Or how to recover from multiple meniscus cartilage tears – a guide that might help fellow sufferers
In 2006 I ran the London and New York Marathons. I managed respectable, sub 4 hour, times in each and met the goals that I’d set for myself and I raised a good total for Macmillan Cancer Relief. I set about training for the 2007 run in London.
But in early March 2007, just at the end of a 13 mile training run, I was all of a hundred yards from home and just slowing down, walking even, when I suddenly pulled up sharply. I thought I’d pulled a muscle in my left calf. I limped home, wondering what I’d done. I’d run a good time for training, maybe 1h 55m or so, and hadn’t done anything that I’d expect to cause injury – no tumbles, no uneven ground, no fast pace work.
Recovery Strategy 1 – Ice and Hope
A few days of ice and elevation went by, and it got no better. I had a pronounced limp and really felt the pain going up or down stairs. I upped my dose of Glucosamine and Chondroitin (there’s no evidence that they help in injury situations, but I figured it was worth a go)
Recovery Strategy 2 – Ultrasound and Hope
I went to the physio to have it checked out. Her immediate view – not even 10 minutes into the session – was that I’d torn the meniscus cartilage, but she couldn’t be sure. Maybe it was just a strain; the optimist in me hoped so. Some ultrasound, some galvani frog treatment (where they strap some wires to your leg and feed a current throught it resulting in lots of rhythmic pulsing of muscles).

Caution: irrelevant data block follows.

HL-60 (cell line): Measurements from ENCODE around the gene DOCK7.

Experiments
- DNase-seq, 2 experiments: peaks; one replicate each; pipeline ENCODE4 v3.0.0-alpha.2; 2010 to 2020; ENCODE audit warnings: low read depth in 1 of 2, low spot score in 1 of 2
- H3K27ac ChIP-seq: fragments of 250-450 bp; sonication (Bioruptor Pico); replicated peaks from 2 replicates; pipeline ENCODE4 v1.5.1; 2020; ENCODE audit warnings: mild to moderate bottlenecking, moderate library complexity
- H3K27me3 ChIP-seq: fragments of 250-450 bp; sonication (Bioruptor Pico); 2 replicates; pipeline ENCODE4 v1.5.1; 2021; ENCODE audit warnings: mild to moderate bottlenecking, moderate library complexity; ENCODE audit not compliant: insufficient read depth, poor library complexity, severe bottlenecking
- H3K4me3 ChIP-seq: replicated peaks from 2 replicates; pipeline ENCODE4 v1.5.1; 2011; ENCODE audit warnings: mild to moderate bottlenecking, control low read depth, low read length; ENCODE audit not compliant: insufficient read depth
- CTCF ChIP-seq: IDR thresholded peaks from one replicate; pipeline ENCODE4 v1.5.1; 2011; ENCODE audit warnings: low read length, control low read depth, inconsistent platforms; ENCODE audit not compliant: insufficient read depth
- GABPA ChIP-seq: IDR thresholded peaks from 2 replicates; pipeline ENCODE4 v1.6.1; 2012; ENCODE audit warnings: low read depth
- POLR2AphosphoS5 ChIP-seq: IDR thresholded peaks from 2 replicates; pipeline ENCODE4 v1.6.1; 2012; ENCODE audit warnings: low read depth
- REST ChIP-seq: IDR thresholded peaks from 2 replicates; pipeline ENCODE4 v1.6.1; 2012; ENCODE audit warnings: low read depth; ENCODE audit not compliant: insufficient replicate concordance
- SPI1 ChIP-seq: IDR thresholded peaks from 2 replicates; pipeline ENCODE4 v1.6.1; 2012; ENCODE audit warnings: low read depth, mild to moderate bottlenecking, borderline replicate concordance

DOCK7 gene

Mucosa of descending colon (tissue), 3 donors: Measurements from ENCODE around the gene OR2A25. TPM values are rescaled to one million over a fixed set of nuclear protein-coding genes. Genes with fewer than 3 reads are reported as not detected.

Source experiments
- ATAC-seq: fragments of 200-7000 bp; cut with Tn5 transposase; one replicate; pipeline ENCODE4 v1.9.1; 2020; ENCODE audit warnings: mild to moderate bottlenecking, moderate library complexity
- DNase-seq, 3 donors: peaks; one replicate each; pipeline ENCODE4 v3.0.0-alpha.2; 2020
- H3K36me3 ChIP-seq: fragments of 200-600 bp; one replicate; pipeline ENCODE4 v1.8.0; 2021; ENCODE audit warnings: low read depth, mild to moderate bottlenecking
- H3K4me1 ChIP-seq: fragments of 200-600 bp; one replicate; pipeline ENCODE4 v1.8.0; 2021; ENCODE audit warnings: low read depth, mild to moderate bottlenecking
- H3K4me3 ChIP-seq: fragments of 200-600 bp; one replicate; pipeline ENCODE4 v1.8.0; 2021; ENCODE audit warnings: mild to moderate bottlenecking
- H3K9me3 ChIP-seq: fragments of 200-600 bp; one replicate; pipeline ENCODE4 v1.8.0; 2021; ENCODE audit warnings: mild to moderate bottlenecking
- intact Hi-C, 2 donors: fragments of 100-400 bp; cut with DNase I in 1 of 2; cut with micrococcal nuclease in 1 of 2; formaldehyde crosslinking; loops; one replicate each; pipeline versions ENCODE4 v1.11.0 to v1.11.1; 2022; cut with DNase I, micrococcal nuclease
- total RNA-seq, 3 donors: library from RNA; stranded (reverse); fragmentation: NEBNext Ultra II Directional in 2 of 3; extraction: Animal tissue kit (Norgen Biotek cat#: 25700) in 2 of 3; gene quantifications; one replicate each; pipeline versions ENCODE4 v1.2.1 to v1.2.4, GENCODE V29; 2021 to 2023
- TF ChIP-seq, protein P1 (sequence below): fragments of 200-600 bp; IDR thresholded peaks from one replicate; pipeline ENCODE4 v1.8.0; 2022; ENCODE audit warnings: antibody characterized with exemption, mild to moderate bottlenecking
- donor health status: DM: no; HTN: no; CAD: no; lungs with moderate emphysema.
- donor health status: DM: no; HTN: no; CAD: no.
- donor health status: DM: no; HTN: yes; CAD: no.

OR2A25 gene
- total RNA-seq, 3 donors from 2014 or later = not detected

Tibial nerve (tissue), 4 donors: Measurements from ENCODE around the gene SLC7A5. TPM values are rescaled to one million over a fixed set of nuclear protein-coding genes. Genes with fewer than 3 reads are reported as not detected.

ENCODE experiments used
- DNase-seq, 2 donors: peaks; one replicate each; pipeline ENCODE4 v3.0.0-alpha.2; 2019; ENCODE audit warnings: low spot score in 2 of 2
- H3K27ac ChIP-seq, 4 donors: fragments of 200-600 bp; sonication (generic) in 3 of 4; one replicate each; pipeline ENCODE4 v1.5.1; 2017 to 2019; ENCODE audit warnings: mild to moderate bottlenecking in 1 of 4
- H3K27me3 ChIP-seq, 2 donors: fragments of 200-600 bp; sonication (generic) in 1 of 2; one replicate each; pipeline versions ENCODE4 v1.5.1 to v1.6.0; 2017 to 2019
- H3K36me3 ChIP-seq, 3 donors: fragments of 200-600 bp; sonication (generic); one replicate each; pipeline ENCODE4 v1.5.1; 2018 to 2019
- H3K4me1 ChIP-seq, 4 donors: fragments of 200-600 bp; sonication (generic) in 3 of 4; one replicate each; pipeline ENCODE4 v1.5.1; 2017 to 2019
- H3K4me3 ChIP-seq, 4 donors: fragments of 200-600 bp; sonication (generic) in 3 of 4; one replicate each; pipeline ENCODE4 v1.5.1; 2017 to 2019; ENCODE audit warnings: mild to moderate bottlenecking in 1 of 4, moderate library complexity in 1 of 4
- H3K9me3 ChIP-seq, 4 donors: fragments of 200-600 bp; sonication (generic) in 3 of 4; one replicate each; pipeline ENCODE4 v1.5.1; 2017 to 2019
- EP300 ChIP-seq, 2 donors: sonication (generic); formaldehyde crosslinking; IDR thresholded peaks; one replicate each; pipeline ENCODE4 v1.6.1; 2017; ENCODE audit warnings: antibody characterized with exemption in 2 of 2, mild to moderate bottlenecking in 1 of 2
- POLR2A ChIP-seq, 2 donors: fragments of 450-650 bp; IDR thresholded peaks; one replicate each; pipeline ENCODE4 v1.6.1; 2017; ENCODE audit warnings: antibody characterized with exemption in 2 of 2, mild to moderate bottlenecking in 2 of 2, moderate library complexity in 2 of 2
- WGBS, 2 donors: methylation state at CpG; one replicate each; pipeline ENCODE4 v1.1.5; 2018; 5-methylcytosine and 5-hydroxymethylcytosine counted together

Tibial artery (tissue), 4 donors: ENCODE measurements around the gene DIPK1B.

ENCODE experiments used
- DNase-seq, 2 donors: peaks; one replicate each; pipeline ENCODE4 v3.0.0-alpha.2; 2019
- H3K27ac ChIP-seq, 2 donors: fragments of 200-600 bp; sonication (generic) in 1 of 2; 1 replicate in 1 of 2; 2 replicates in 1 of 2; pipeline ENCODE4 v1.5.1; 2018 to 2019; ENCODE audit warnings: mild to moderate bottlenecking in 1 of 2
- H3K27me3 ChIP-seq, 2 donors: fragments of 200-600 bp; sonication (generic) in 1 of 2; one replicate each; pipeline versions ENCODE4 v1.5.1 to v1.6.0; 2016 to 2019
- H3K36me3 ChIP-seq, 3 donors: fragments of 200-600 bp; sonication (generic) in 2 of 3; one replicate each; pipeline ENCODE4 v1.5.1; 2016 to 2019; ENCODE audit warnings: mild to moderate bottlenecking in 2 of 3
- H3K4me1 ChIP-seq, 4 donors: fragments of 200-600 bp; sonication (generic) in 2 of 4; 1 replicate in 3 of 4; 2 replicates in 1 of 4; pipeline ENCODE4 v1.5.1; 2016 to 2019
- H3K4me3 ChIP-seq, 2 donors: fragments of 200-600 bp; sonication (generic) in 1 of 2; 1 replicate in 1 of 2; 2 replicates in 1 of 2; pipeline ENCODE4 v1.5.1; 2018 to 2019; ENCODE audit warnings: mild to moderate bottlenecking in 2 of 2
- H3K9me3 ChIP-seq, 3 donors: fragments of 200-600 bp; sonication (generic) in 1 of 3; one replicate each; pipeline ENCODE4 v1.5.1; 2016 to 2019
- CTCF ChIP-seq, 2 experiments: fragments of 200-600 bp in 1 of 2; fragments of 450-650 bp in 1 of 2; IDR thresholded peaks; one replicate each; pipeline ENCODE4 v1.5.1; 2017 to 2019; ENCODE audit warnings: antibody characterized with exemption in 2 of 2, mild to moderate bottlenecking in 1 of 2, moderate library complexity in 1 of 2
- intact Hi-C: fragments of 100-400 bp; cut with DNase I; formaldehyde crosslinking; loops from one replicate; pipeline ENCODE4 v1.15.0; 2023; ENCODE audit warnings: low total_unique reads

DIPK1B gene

I was due to go skiing a week later. The physio sourced a knee brace for me that had near-solid metal bars down either side of the upper quad and calf and a hinge joint at the knee, all aimed at keeping the knee from twisting (and doing further damage)There was no question, of course, of me not going skiing – I’d been looking forward to it for ages and the snow was rumoured to be great. The week of skiing passed without further injury, although any turns where I needed to put weight on my left knee suffered – and the one time I went down a mogul run (entirely by accident – I try and avoid the things normally), the results were calamitous. Even this year, I didn’t try that run again.
Recovery Strategy 3 – More Ultrasound, Less Hope
After the skiing, there was no improvement (of course – neither time nor the exertion seemed to have made a difference although at least it wasn’t worse). I looked for a different physio to see what someone new would think. A few sessions there, lots of exercises to work my quadriceps and hamstrings, the wearing of various leg braces and what not, and there was no change. Still painful at every step with worse pain on stairs. I’d started to cross roads at crossings, because I couldn’t take the risk of needing to dart through a gap between traffic (I was confident I wouldn’t make it)
Recovery Strategy 4 – Open It Up
In June (so 3 months after the original injury) I went to see a surgeon. He pushed my left leg this way and that way and within a few minutes said that he was certain I had a tear and that I’d probably had it since the run, not because of anything I’d done since. He didn’t need to do an MRI – a waste of time he said given that I’d tried physio for several months. Cartilage tears sometimes happen because of an impact – a forceful twisting of the kind rugby players or football players might experience in a heavy tackle – and they sometimes just happen because bits of the body wear out. Maybe it’s running, maybe it’s the way that you walk, maybe it’s a problem in the alignment of your joints, or maybe it was just my time.